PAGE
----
Let's get straight to the point!
Type of flow and requirements
- Data (HTTP, FTP)
Its requirements are unique by application (often support delay and loss). In order to implement a quality QOS, you have to analyze the applications.
- Voice (VoIP)
In order to have a good audio call quality:
Delay – 150 ms max.
Jitter – 30 ms max.
Loss – 1% max.
Bandwidth – associated with the codec used, the signage is estimated at 150 b/s
Attention the voice is accompanied by the signaling so you will have to manage both streams.
- Video (Skype, Facetime, Streaming)
In order to have a good quality of video call:
Delay – 150 ms max.
Jitter – 30-50 ms
Loss – 0.1 – 1%
Bandwidth – irregular so plan 20% more than the basic one
Ok we have the criteria… That's cool!
But how do I know the protocols that are circulating on my network?
Analyzing his situation – NBAR – PDLM
It's not necessarily easy to analyze a situation already in place but for that there is the Network Based Application Recognition NBAR feature.
Depending on the CEF (to be checked at the beginning of sh run)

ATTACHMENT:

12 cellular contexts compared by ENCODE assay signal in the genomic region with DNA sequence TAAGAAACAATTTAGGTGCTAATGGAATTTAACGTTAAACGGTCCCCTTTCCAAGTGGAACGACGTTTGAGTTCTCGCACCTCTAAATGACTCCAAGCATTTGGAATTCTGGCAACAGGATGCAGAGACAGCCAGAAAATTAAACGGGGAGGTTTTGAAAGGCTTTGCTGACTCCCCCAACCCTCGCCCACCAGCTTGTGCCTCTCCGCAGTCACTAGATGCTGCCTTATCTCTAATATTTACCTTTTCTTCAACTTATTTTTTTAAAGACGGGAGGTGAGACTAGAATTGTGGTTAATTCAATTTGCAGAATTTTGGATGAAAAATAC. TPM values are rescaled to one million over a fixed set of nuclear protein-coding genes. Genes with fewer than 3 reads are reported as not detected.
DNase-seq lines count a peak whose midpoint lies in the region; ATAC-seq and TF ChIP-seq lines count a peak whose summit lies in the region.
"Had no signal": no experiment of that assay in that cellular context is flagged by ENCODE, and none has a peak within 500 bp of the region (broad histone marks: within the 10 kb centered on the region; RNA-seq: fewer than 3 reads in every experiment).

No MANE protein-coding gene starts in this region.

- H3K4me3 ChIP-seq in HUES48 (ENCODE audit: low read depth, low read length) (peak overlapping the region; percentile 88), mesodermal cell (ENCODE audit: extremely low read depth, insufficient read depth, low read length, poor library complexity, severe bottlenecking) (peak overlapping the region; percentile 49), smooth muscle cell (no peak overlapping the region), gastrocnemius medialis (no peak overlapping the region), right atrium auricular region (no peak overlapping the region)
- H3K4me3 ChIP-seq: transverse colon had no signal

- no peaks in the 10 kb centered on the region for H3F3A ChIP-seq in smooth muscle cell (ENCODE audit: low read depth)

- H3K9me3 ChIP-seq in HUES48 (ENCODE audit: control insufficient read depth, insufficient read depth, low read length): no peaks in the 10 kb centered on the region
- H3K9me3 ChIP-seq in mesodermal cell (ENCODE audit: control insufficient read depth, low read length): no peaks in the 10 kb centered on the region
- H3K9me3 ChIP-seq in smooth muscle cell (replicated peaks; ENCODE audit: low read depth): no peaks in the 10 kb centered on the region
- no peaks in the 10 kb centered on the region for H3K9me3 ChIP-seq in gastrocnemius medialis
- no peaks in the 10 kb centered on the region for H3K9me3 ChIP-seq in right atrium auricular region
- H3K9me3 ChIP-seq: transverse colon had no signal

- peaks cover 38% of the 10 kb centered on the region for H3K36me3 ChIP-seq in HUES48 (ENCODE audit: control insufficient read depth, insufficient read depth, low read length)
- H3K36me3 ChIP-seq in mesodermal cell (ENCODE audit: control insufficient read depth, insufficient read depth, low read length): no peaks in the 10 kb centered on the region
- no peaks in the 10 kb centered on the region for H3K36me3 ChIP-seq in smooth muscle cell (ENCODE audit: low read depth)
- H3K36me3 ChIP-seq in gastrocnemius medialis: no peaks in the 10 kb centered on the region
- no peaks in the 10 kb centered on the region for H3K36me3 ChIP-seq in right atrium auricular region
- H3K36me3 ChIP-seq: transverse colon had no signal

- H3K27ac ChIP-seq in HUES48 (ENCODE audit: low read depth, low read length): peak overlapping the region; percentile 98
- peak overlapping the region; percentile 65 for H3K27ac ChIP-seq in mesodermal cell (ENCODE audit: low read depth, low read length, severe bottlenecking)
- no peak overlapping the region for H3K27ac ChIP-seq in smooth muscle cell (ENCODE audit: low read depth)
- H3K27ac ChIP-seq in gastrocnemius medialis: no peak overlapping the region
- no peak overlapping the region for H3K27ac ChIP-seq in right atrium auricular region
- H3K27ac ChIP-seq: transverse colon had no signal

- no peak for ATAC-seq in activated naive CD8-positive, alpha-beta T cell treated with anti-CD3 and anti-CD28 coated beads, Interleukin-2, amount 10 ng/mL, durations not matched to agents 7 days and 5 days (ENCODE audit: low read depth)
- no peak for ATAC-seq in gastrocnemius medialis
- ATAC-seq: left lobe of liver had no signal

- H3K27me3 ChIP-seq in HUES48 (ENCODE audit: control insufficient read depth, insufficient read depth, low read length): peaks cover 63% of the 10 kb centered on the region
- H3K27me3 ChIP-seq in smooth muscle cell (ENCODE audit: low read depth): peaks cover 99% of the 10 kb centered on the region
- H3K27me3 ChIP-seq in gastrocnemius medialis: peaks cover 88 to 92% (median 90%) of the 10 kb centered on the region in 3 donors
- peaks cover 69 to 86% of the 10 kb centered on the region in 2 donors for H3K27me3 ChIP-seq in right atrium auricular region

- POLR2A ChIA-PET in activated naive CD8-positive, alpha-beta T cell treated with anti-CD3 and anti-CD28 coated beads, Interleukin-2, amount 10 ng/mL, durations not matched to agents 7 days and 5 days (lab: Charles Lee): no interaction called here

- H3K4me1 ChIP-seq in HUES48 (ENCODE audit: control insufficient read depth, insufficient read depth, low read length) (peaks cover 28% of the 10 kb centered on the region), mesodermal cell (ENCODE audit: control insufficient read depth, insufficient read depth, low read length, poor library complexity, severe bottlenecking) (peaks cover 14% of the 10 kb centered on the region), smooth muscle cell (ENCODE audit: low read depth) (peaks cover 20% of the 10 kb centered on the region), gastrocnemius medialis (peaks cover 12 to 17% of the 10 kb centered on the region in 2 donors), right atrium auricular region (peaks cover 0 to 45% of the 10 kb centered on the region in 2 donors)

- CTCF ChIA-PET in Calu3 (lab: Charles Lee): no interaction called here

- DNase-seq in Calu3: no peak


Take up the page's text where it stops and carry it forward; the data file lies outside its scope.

– Applies to an interface
— Provided statistics of 128 protocols (most used) of inbound and outbound traffic (packets, bytes, average bandwidth over 5 min.)
Setting up the feature R1 (config-if) ip nbar protocol-discovery Viewing statistics R1 show ip nbar protocol-discovery interface interface
Allow time for your feature to collect the amount of information needed to operate it (beneficial to a better QOS).
Your traffic may not be recorded by these 128 protocols (vision in the unknow box when NBAR controls the harvest). The nature of the file listing the protocols is Packet Description Language Module (PDLM). It can be updated (file to download surwww.cisco.com).
R1 show ip nbar version R1 show ip nbar pdlm
Only a PDLM file that is higher than the one in place will be able to replace it.
Now that I know what my criteria are going to be…
As the name suggests, we will classify our groups into class-maps that can be compared to folders.
Class-maps are the driving force behind the QOS, we will create them to color our flows, manage congestion or prevent it. These class-maps will be filled with one or more conditions (a bit like a program loop).
We can indicate from the beginning of the order whether we want all the conditions to be met or if only one of them will suffice.
All the conditions present must be respected: Router (config) - class-map match-all name One of the conditions present must be met: Router (config) - class-map match-any name
In the absence of a match-all or match-any equipment automatically implements a match-all.
Creation of the class-map C-fingerinthenet: Router (config) - class-map C-fingerinthenet Setting up a criterion via match control: Router (config-cmap) match